Osteoporosis causes bones to become weak and brittle — so brittle that a fall or even mild stresses such as bending over or coughing can cause a fracture. Osteoporosis-related fractures most commonly occur in the hip, wrist or spine.
Bone is living tissue that is constantly being broken down and replaced. Osteoporosis occurs when the creation of new bone doesn't keep up with the loss of old bone.
Osteoporosis affects men and women of all races. But white and Asian women, especially older women who are past menopause, are at highest risk. Medications, healthy diet and weight-bearing exercise can help prevent bone loss or strengthen already weak bones.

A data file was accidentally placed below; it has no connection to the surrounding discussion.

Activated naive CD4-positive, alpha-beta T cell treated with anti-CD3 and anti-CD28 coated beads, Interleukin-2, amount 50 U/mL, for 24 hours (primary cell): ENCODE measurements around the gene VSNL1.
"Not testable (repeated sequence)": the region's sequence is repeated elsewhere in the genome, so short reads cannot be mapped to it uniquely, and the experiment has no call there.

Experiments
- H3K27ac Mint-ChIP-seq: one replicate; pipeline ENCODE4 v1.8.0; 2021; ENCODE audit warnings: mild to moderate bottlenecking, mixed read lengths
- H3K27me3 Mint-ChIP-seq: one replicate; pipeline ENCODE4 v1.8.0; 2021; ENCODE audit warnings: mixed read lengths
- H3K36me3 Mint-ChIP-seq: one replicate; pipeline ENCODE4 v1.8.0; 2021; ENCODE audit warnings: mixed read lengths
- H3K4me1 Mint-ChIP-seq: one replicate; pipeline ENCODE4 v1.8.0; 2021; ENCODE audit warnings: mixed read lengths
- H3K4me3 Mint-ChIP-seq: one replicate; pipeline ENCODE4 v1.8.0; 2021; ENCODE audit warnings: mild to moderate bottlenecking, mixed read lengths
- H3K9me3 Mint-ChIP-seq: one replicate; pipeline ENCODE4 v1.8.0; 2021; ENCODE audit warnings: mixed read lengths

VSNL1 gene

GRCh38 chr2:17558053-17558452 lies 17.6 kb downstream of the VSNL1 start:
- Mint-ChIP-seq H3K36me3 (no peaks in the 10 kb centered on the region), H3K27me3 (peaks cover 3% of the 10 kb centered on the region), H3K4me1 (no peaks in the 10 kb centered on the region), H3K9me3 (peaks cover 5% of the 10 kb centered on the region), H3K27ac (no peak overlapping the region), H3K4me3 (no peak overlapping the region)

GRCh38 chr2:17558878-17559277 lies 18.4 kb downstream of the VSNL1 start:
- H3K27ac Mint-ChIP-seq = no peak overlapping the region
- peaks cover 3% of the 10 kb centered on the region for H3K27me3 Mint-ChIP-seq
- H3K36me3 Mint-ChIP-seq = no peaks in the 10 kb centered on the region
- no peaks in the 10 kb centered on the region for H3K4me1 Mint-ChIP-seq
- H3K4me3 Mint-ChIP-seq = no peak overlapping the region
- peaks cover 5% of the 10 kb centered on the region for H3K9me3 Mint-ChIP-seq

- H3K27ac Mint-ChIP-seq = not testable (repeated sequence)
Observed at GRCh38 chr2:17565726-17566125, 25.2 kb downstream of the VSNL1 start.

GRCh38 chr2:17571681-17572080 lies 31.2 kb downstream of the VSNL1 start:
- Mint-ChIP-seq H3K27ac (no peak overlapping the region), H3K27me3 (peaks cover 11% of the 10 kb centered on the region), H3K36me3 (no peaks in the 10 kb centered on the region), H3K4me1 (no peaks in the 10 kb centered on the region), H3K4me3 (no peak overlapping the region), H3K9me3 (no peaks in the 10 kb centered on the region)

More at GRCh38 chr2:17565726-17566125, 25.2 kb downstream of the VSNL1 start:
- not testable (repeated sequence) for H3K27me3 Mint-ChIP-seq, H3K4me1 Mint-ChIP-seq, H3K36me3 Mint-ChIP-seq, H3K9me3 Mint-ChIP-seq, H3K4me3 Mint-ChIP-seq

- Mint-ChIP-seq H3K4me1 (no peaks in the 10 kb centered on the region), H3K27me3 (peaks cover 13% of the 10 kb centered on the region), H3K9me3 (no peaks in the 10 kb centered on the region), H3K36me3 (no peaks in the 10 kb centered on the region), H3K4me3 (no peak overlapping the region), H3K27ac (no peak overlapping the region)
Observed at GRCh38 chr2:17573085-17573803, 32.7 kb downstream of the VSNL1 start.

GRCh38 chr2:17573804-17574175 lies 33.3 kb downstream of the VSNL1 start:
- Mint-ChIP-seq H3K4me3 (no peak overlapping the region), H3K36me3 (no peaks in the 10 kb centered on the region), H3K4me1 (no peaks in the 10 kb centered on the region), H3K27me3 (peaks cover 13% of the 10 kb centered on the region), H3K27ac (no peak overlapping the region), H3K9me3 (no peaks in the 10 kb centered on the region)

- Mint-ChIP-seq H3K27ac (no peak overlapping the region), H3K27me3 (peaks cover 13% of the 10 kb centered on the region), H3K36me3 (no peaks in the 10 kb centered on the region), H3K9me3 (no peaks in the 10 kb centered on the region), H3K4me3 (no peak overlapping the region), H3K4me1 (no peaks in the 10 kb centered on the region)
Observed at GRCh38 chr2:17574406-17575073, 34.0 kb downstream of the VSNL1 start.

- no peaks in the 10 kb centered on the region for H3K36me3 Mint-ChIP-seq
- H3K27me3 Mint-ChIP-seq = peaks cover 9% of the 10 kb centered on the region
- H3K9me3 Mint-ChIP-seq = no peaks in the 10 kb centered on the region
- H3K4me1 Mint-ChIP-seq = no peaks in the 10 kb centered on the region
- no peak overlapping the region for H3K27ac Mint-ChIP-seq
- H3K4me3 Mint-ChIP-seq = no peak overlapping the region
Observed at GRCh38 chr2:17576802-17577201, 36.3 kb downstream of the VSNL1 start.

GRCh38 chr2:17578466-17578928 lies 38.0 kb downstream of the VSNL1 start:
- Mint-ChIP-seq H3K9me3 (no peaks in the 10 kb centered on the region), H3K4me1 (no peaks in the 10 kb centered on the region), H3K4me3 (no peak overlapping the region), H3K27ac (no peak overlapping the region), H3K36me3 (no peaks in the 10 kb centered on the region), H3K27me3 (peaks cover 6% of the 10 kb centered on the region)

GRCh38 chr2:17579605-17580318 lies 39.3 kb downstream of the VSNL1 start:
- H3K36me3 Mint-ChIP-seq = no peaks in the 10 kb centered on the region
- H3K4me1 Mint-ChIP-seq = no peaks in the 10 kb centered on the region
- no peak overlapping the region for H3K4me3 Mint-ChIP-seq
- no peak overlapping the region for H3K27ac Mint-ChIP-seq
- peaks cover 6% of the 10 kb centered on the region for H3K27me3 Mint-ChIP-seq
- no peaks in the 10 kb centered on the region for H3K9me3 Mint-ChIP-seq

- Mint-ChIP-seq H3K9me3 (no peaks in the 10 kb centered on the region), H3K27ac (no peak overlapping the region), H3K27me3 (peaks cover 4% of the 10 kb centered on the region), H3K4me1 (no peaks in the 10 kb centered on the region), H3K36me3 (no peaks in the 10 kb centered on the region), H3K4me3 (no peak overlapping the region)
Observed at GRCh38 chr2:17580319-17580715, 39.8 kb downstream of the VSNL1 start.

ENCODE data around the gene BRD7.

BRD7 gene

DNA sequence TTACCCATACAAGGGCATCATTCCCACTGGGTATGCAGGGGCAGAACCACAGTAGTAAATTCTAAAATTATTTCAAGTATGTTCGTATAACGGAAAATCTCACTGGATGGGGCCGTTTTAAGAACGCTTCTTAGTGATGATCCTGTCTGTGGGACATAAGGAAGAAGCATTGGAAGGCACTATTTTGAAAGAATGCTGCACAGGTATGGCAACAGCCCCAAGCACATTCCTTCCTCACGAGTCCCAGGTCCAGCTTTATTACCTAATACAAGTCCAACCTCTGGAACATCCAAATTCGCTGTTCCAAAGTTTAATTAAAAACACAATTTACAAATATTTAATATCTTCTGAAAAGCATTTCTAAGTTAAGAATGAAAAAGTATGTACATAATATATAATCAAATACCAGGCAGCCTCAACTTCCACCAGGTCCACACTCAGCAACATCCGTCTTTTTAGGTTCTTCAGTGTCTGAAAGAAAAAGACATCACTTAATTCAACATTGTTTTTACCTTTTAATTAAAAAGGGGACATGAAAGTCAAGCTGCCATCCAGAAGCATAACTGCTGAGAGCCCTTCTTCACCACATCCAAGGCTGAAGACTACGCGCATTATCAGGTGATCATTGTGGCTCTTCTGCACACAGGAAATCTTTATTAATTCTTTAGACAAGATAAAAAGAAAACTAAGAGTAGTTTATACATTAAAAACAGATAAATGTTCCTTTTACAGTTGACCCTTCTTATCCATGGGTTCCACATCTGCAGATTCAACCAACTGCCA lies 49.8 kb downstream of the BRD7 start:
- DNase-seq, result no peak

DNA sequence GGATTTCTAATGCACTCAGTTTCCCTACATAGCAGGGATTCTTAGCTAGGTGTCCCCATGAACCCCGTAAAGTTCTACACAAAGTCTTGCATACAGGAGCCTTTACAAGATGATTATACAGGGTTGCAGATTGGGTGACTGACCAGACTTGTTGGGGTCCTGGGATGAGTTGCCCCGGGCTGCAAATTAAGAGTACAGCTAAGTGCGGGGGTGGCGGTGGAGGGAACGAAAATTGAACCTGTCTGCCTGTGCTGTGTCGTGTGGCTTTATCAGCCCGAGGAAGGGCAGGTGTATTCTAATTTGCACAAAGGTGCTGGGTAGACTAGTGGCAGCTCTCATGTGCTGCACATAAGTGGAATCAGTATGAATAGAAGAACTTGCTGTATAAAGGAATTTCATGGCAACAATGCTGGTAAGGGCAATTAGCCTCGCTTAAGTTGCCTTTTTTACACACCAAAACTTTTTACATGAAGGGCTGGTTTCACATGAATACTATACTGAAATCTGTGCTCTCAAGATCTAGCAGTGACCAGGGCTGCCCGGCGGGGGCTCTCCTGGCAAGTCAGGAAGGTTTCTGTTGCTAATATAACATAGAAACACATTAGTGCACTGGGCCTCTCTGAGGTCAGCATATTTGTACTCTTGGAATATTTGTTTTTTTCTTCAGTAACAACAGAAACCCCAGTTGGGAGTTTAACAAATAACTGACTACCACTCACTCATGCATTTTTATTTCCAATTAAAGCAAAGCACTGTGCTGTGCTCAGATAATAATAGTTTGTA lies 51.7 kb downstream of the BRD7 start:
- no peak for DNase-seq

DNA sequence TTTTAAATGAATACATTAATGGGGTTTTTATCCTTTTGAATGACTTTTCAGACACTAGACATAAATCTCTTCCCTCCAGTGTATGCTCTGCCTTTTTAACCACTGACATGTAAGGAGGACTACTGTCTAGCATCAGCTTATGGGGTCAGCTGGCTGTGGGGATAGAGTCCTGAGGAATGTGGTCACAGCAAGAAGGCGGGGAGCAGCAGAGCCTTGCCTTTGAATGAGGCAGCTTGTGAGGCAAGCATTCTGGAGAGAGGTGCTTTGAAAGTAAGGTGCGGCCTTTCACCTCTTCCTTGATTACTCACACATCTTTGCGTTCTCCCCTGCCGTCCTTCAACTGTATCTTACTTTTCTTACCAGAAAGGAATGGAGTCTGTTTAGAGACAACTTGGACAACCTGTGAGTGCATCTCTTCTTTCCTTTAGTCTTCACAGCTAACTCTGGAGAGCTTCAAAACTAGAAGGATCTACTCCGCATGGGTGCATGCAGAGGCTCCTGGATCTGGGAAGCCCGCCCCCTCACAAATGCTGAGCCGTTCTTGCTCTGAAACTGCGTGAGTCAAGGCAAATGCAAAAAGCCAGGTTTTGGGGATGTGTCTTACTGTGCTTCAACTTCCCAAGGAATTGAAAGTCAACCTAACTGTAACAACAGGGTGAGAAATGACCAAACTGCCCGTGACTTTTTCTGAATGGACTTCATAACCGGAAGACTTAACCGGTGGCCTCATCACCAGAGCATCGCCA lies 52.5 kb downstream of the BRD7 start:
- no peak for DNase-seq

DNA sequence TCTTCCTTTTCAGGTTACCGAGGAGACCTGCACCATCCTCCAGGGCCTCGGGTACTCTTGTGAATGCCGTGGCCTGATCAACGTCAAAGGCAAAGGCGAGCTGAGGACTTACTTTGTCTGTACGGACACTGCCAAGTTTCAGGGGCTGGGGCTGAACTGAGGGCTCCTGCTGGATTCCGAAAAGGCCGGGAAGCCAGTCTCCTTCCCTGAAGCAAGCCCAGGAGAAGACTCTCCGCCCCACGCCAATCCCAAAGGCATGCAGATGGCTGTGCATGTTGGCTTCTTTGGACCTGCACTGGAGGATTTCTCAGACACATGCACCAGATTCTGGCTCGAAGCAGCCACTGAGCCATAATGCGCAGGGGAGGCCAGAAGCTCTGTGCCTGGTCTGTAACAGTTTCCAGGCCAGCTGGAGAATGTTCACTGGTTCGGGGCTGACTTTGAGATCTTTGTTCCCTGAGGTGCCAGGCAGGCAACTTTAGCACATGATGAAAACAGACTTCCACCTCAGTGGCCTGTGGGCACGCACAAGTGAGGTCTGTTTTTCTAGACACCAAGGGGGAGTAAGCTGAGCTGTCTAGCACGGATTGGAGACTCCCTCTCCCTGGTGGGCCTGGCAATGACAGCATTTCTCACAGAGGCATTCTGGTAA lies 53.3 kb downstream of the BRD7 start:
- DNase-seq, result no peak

The early stages of bone loss typically are marked by no symptoms. Once your bones have been weakened by osteoporosis, you might have signs and symptoms that include:
Back pain, caused by a fractured or collapsed vertebra
Loss of height over time
A stooped posture
A bone that breaks much more easily than expected
You might want to talk to your doctor about osteoporosis if you went through early menopause or took corticosteroids for several months at a time, or if either of your parents had hip fractures.